Some illnesses arrive dramatically, others slowly, like stealthy Vampires gradually draining the life blood of their victims. Fybromyalgia quietly entered my life circa 1999, in the form of obscure aches and pains, sleepless nights and endless fatigue. I had my blood tested for nutrient deficiencies and paid endless visits to medics and specialists in search of answers. Yet none were forthcoming until I finally got a diagnosis in 2002.
While it was a relief to have my ailment acknowledged, no effective solution to treating the condition existed and I continued to suffer for many years. At my worst I could not drive a car because of chronic sciatica. On some occasions, my weight plummeted to way below my body mass index and I was too weak and stiff to put a foot out of bed. I could barely walk around the house, never mind take the type of regular exercise recommended for a woman heading for the twilight years of pre- menopause and rapidly diminishing oestrogen. Temporary relief came from visits to Osteopaths, massage therapists and acupuncturists, though sometimes I ended up in more pain after a treatment than before.
As someone who was always prone to anxiety, I became increasingly fretful as to what the future might bring. Would the condition develop into arthritis, leaving me crippled and confined to a wheelchair in five or maybe ten years time? It was a viable concern since both my Grandfathers had spent their later years bed ridden with rheumatoid arthritis. I was also racked by guilt that I could not be the spontaneous fun loving mother I wished to be for my children, since it was more or less impossible to plan events, given the episodic nature of how chronically ill I could be on occasion. Needless to say that kind of negative thinking based on fear and guilt only served to worsen how I felt. But when you feel sick and miserable it’s not easy to change your perspective and suddenly turn yourself into a chirpy vessel for positive thoughts and endless joie de vivre.
Yes there’s the school of thought that says “Fake it till you make it” – meaning fake a smile to release endorphins and then you suddenly begin to feel better with happy chemicals floating around your body. It’s true to a certain extent but we can end up denying all the negative stuff of our lives in the process. And that is exactly where the root of my problem lay: – I had been denying my feelings since I was a child, often in the hope of pleasing adults. That resulted in me stuffing down every uncomfortable thought or sensation as soon as it reared its head in the hope of being processed in a healthy manner. I had to learn the hard way that whenever we deny or suppress emotions, they will eventually find a different mode of expression, often through pain in our bodies. I was afraid of difficult feelings like fear, anger, sadness and loneliness because I thought they would overwhelm me and define who I was as a person.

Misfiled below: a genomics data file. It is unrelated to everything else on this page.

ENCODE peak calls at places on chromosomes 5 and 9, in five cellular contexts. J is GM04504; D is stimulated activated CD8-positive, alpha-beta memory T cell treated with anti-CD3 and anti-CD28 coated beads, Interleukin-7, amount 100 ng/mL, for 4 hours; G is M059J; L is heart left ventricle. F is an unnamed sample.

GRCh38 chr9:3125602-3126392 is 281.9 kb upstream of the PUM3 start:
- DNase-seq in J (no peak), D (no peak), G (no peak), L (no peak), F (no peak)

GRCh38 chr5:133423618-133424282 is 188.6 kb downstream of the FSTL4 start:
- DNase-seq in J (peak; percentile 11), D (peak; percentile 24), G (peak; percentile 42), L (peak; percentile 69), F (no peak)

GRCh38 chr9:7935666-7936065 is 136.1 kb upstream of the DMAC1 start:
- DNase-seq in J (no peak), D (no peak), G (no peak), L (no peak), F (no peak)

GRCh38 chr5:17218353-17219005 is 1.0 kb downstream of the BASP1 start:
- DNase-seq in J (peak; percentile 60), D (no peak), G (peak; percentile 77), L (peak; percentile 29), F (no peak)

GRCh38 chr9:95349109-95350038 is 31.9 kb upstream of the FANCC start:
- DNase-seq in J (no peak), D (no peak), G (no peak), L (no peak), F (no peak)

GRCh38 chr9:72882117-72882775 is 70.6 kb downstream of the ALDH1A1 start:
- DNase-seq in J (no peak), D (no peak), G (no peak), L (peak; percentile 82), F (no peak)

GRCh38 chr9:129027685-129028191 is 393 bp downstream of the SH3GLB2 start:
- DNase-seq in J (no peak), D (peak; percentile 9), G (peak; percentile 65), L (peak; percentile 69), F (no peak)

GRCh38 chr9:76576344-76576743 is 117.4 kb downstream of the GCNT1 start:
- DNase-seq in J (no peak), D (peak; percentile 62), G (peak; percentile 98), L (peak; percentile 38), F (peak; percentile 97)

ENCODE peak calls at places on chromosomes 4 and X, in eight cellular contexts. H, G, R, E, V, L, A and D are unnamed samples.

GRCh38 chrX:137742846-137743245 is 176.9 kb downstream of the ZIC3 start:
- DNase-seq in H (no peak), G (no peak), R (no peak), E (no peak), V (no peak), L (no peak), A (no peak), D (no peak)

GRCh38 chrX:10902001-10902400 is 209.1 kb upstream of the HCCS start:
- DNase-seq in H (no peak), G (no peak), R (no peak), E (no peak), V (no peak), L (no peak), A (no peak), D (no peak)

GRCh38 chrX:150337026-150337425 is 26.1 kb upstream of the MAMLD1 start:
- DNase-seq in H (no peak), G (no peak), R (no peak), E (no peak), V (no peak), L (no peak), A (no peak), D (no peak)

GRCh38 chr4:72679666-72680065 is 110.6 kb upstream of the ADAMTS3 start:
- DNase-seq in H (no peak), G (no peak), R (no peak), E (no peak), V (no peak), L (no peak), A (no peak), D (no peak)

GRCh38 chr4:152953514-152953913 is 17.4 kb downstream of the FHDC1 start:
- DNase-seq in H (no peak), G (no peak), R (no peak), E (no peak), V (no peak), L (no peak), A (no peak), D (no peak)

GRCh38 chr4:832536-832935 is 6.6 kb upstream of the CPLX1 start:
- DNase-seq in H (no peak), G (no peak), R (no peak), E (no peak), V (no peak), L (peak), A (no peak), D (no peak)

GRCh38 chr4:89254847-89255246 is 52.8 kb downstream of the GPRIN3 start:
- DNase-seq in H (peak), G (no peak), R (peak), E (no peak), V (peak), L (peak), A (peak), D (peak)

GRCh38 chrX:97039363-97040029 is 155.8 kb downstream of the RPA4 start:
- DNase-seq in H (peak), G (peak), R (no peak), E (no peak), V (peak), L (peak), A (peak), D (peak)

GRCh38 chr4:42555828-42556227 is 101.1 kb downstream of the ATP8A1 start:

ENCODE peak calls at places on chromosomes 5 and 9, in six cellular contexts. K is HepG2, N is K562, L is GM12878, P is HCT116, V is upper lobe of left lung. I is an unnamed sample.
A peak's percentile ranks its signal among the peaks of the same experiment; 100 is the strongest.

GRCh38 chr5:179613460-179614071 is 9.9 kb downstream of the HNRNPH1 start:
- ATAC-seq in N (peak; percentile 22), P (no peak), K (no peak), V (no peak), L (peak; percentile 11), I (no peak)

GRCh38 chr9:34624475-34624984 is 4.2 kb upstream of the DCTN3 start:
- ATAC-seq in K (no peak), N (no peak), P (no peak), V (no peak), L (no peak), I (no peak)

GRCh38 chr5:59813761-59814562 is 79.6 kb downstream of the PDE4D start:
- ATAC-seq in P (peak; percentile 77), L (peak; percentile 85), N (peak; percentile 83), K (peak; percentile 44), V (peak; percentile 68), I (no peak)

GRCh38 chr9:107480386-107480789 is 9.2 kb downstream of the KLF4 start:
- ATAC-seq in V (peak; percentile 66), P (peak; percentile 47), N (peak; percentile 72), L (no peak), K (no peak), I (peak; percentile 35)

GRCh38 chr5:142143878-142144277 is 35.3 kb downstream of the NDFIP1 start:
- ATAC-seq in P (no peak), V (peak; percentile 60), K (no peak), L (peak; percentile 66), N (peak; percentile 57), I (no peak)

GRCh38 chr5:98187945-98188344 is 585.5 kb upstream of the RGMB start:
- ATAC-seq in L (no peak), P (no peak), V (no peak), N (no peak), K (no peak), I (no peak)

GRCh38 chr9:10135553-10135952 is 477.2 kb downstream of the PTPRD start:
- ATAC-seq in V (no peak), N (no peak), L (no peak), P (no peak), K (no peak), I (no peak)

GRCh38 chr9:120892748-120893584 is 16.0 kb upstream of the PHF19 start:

Anger especially is frowned upon in women. Have you ever noticed the way an angry woman is described in our culture?
“Oh she’s hysterical.”
The list is endless, but the one thing you will be aware of is that those two words are rarely if ever used to describe an angry man. There is a similar taboo with expressing grief or sadness and children are told from an early age to dry their tears and cheer up: – this is where men usually get a harder rap than women. As for loneliness… forget it. Loneliness has connotations of failure and being un -loveable, despite the fact that the most popular girl with five thousand face – book friends can be silently wallowing in the quiet belief that nobody understands her despite her outer show of popularity and success.
I have learnt to make friends with my emotions and to view them as transient.
Like the waves of the sea, they are part of who I am but they do not define me, since we are all bigger than the sum of our parts. That doesn’t mean I find them easy; the tougher ones always appear to hang around a while longer like un -invited gatecrashers keeping me from more favoured guests at a party. Occasionally they even turn into dark nights of the soul. The gate crashing bogies have however taught me lessons in humility, patience and empathy. More than anything else they have thought me self acceptance is preferable to perfection. Kindness begins with treating our selves in a gentle manner and the journey to wellness begins with self awareness.
My recovery from fibromyalgia is an ongoing process. Instead of shutting down my life, it continues to open doors onto beautiful meadows. I can now find joy and healing in a sunset, a poem by Neruda and many other wonderful every day events. I have become the observer of my mind; catching my thoughts whenever they bring me away from the present moment into projected fears for my future or regrets of the past. I have learnt the importance of giving gratitude daily for my health and peace of mind. Learnt to love life and cherish my body as the temple of my heart and soul.
I now embrace each new day and view my feelings as an inner guide towards a more fulfilling life, connecting me to every other sentient being on our planet. My ability to take an energetic three mile nature walk is evidence that miracles do happen. It has been said we can only let our illness go when we begin to see the gift it brings. Perhaps the Vampire will yet prove to have been a fairy Godmother in disguise.
I welcome comments on this post.